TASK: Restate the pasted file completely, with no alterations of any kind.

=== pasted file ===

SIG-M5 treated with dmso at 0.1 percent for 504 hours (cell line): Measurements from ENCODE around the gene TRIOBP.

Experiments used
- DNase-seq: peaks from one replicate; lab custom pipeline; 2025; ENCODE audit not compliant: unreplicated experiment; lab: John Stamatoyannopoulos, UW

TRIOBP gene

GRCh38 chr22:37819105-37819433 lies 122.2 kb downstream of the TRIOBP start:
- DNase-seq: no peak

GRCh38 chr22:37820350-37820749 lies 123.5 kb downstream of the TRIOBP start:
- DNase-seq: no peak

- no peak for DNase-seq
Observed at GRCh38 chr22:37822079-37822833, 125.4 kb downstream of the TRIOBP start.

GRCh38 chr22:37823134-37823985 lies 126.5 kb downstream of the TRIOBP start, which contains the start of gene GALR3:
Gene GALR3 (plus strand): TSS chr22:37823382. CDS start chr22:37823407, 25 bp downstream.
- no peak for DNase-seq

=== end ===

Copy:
SIG-M5 treated with dmso at 0.1 percent for 504 hours (cell line): Measurements from ENCODE around the gene TRIOBP.

Experiments used
- DNase-seq: peaks from one replicate; lab custom pipeline; 2025; ENCODE audit not compliant: unreplicated experiment; lab: John Stamatoyannopoulos, UW

TRIOBP gene

GRCh38 chr22:37819105-37819433 lies 122.2 kb downstream of the TRIOBP start:
- DNase-seq: no peak

GRCh38 chr22:37820350-37820749 lies 123.5 kb downstream of the TRIOBP start:
- DNase-seq: no peak

- no peak for DNase-seq
Observed at GRCh38 chr22:37822079-37822833, 125.4 kb downstream of the TRIOBP start.

GRCh38 chr22:37823134-37823985 lies 126.5 kb downstream of the TRIOBP start, which contains the start of gene GALR3:
Gene GALR3 (plus strand): TSS chr22:37823382. CDS start chr22:37823407, 25 bp downstream.
- no peak for DNase-seq